What is the most common cancer

Cancer statistics - incidence of cancer

With the data of epidemiological cancer registries, the Cancer incidence, i.e. the frequency of the occurrence of new diseases per year, differentiated according to type of cancer, age and gender as well as other characteristics. Reliable information on the incidence is an indispensable prerequisite for describing the extent and type of cancer exposure in a population. They are the basis for further epidemiological studies at the Search for the causes of cancer development.

Frequency and types of cancer

Cancer in Germany

In the year 2000, according to estimates based on cancer registry data, around 395,000 people new to cancer - 200,000 men and 195,000 women, whereby, following international practice, skin cancer with the exception of malignant melanoma is not taken into account. The mean age of onset is 66 for men and 67 for women.

In 2001 around 210,000 people died as a result of cancer. Cancer is the second leading cause of death after cardiovascular diseases.

The most common types of cancer in women include breast cancer, colon cancer, and lung cancer. In men, prostate cancer, colon cancer and lung cancer are the most common cancers.

Frequency of cancer in Germany

Cancer incidence in Germany in an EU comparison

The age-standardized incidence rates for Germany according to the estimates of the Robert Koch Institute in Berlin are for women and for men slightly above the EU average. Higher incidence rates are found for men in France and Belgium, and lowest in Greece. In women, the incidence rates are higher in Denmark, Sweden, the Netherlands and Ireland, while lower rates are observed in Portugal, Spain and Greece.

Cancer Incidence Worldwide

In 2000, more than 10 million people were newly diagnosed with cancer worldwide, more than 22 million people worldwide lived with cancer, and 6.2 million people worldwide died from cancer. Lung cancer is the leading cause of cancer death worldwide, with men more often than women. The incidence rate in women is increasing continuously, however, due to the changed smoking behavior.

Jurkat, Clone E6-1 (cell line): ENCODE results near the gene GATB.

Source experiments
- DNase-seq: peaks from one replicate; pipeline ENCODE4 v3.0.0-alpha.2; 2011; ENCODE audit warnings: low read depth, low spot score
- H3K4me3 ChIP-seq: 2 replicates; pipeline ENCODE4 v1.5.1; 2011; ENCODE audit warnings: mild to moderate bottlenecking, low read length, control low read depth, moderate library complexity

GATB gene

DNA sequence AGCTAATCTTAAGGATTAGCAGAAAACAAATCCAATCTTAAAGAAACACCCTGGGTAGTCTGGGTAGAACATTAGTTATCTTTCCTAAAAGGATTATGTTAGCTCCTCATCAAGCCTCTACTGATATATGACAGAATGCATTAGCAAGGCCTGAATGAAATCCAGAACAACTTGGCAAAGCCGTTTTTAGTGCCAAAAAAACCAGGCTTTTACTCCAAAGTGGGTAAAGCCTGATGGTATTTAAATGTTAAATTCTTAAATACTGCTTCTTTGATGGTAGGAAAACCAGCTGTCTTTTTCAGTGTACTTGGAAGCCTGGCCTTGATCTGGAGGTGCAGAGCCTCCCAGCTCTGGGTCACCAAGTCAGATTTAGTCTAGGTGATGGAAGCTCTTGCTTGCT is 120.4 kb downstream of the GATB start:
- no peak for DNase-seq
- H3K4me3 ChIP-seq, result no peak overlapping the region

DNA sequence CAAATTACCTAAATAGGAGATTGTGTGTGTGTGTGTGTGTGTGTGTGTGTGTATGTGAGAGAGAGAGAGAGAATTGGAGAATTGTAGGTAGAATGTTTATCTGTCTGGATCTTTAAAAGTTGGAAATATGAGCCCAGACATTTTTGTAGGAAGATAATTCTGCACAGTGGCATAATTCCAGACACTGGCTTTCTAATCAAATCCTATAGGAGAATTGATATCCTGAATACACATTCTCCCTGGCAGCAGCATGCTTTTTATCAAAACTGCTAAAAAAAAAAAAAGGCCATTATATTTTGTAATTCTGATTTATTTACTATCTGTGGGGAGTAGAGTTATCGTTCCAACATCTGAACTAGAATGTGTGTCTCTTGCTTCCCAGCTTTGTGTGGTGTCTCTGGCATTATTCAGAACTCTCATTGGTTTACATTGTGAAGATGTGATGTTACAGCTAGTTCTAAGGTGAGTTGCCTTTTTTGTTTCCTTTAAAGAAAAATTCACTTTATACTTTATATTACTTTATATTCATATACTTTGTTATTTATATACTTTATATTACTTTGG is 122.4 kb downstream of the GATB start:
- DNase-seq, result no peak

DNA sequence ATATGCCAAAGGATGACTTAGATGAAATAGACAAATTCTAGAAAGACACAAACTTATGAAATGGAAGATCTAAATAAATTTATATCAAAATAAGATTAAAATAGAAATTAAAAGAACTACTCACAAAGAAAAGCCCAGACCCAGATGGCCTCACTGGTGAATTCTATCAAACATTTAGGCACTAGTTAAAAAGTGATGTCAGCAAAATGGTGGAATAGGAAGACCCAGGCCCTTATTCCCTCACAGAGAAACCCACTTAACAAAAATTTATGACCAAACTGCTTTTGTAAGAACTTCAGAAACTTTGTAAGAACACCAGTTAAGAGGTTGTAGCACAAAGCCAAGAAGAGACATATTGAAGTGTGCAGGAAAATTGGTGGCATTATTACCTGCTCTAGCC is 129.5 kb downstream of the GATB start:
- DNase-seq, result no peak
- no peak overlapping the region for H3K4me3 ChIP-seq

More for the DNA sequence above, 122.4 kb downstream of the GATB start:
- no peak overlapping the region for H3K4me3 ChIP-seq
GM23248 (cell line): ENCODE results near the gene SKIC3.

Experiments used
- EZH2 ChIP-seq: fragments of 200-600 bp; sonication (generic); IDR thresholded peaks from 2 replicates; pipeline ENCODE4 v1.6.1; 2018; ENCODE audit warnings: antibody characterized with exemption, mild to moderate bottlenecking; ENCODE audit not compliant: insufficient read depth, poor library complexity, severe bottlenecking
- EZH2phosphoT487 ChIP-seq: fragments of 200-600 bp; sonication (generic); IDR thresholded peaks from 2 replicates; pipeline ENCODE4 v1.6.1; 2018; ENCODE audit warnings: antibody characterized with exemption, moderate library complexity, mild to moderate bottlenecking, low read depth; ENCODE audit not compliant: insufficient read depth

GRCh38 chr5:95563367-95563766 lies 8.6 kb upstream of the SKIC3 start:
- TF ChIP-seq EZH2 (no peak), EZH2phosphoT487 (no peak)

Prostate, breast and colon cancers are more common in richer countries than in poorer countries. In contrast, people in poorer countries are more likely to develop malignant tumors of the liver, stomach and cervix. Infections are often the cause.

The best chance of recovery have breast, cervical, prostate, colon and skin cancers - provided they are detected early enough.

Worldwide Cancer Death Rates

In 2000, over 6 million people worldwide died of cancer. Round 12 percent of all global deaths can be traced back to cancer. This means that, on average, more people die from cancer worldwide than from HIV / AIDS, tuberculosis and malaria combined. Cancer is the second leading cause of death in developed countries and one of the three leading causes of death in adults in developing countries.

Survival rates for diagnosed cancer

The relative 5-year survival rates, i.e. the survival rates in relation to persons of the same age and sex in the general population, depend on the tumor disease, the cancer stage and the condition of the patient.

Very cheap rates have between 75% and more than 90%

Very unfavorable rates of less than 10% there is

It has been showing since the 1970s overall an improvement the survival rates of cancer patients. The decline in gastric cancer with its worse survival rates and the increase in colon cancer with more favorable survival rates also contributed to this.

For Saarland women diagnosed between 1990 and 1994 the relative 5-year survival rate is 56%, for Saarland men it is 44%. The corresponding figures for the 1980s were 53 and 40%, respectively.

General trends and statements based on cancer registry data

  • Prostate cancer has increased and is now the most common cancer in men.
  • The incidence of gastric cancer has halved compared to 1970.
  • Lung cancer rates in women and men show different trends: steadily increasing in women, decreasing in men.
  • For malignant melanoma of the skin (black skin cancer), the number of cases has increased almost sixfold in the last 30 years. A north-south divide can be observed in Europe.
  • For some cancers, the death rates decrease significantly with little change in the incidence.
  • Survival rates for testicular cancer have improved significantly over the past 20 years.
  • The number of cancers in children has not changed.

Cancer is an "illness of old age"

The absolute number of new cancer cases each year increased by eleven percent for men between 1990 and 1998 and by seven percent for women. The main reason for this increase: There are more and more old people. Almost 75 percent of the men who are newly diagnosed with cancer and around 71 percent of the women affected are over 60 years old.

Cancer can largely be traced back to a faulty correction of errors in the genetic material: the older the person gets, the more unreliable this repair system works and the greater the likelihood of developing cancer. (As of July 2003)

Forecast: Worldwide new cancer cases in 2020

In 2020, it is estimated that 15 million people around the world will be affected by cancer. This would increase the new disease rate compared to 2000 increase by 50 percent. The main reason for this increase: There are more and more old people.

If current smoking rates and the often unhealthy lifestyle remain unchanged, the number of new cancer cases will be even higher in the future.

(Source: WHO 2003)